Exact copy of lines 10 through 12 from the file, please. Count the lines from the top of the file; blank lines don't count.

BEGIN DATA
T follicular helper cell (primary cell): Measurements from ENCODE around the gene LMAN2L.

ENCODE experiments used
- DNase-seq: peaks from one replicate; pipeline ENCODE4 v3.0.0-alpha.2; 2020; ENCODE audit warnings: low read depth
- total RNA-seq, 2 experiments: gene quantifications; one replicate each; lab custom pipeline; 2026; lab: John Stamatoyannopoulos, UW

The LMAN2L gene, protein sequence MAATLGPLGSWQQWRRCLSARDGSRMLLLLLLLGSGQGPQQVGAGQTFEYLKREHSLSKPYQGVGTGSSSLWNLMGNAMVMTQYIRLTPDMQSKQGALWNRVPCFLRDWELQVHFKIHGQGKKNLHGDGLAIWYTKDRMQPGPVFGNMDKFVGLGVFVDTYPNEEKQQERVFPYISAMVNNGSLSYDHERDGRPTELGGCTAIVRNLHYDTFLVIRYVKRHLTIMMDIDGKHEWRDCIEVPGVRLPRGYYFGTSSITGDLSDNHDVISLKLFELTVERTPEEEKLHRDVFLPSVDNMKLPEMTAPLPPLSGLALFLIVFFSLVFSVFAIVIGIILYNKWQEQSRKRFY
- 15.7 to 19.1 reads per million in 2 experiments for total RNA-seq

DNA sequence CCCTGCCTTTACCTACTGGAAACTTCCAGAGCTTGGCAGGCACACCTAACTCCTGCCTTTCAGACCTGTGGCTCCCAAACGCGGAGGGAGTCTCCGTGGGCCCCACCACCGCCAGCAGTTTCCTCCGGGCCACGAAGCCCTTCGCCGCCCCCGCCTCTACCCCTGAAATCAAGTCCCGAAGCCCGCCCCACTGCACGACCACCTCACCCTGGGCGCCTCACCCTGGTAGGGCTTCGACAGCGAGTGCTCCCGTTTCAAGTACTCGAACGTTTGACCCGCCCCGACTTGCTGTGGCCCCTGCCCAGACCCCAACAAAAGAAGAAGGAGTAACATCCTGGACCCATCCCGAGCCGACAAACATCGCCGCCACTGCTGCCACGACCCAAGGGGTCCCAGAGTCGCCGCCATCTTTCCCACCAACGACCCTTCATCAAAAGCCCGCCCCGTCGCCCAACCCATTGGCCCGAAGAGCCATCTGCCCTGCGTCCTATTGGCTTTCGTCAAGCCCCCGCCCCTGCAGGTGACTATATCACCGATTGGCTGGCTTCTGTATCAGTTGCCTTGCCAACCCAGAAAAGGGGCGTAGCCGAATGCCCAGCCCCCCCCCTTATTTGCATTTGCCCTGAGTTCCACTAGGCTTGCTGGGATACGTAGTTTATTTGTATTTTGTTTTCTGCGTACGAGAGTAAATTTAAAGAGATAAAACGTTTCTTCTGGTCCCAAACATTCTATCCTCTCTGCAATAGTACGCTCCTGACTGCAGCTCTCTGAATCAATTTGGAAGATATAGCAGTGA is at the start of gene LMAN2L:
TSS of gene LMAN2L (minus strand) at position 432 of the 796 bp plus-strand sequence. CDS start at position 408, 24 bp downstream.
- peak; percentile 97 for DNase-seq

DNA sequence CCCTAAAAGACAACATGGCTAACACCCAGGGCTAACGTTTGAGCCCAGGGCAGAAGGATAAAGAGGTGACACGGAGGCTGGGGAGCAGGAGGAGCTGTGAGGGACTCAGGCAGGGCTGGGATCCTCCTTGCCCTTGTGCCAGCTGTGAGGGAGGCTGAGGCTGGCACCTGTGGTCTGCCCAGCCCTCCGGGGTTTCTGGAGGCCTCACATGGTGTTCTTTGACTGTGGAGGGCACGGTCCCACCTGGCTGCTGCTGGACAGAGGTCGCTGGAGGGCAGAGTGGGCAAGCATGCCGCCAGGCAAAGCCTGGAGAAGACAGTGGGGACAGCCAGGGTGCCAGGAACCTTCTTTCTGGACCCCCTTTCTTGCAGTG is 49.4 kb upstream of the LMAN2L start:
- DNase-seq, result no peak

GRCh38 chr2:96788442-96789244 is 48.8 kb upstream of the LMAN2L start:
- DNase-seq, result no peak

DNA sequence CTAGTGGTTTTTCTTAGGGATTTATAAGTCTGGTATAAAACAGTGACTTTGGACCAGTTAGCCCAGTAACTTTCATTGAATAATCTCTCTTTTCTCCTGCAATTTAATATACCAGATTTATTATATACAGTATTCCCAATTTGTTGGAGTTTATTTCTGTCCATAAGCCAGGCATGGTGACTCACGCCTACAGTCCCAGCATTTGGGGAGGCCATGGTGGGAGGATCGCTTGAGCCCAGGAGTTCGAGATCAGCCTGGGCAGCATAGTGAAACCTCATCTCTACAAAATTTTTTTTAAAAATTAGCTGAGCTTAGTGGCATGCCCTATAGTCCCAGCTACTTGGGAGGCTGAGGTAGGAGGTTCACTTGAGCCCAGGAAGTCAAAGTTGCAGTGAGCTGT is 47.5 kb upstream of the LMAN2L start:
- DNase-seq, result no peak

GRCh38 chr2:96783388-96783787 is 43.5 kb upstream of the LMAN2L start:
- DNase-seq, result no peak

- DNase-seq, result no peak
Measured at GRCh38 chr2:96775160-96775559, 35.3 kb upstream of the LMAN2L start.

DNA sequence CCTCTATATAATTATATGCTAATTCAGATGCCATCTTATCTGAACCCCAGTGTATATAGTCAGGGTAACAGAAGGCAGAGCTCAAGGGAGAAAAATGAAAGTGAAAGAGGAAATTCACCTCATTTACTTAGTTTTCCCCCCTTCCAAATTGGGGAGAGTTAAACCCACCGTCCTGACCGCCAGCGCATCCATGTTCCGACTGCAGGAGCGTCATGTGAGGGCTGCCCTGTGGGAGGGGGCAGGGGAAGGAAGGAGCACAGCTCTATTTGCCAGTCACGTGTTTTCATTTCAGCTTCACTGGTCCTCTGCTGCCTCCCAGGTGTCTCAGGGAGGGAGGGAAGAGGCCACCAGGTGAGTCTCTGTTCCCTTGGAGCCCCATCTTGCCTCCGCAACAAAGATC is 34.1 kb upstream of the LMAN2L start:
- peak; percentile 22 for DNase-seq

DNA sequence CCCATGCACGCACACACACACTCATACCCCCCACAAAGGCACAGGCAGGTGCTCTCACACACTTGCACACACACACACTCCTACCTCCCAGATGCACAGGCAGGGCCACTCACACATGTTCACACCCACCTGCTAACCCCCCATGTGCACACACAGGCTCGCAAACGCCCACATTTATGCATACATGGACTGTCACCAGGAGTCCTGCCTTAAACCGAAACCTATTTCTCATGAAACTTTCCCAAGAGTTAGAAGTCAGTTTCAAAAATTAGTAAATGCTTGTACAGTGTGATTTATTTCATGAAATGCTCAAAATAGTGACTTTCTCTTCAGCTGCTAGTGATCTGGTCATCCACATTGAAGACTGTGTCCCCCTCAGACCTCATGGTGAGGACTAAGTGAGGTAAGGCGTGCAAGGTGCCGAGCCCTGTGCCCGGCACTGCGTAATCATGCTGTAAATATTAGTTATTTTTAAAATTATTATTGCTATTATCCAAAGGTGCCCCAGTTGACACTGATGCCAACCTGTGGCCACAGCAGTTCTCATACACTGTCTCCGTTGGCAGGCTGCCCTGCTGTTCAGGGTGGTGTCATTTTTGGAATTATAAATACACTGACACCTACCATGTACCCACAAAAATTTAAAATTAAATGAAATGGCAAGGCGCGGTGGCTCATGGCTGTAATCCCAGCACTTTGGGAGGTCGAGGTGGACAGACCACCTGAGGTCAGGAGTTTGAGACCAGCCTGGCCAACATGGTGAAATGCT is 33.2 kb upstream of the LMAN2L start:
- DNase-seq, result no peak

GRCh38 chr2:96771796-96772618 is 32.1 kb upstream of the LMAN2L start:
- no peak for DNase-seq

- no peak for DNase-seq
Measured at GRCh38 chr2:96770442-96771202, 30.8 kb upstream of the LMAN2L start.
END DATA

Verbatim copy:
DNA sequence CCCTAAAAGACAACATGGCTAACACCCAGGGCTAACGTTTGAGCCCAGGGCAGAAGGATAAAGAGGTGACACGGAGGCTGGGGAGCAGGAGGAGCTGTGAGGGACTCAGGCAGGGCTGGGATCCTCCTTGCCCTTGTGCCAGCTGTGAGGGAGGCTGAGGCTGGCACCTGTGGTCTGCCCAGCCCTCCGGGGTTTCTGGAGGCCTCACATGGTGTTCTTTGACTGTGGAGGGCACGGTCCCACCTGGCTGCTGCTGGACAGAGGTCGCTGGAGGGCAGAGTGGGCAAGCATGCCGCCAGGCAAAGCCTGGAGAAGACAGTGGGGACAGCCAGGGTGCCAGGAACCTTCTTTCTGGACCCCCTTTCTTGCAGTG is 49.4 kb upstream of the LMAN2L start:
- DNase-seq, result no peak

GRCh38 chr2:96788442-96789244 is 48.8 kb upstream of the LMAN2L start: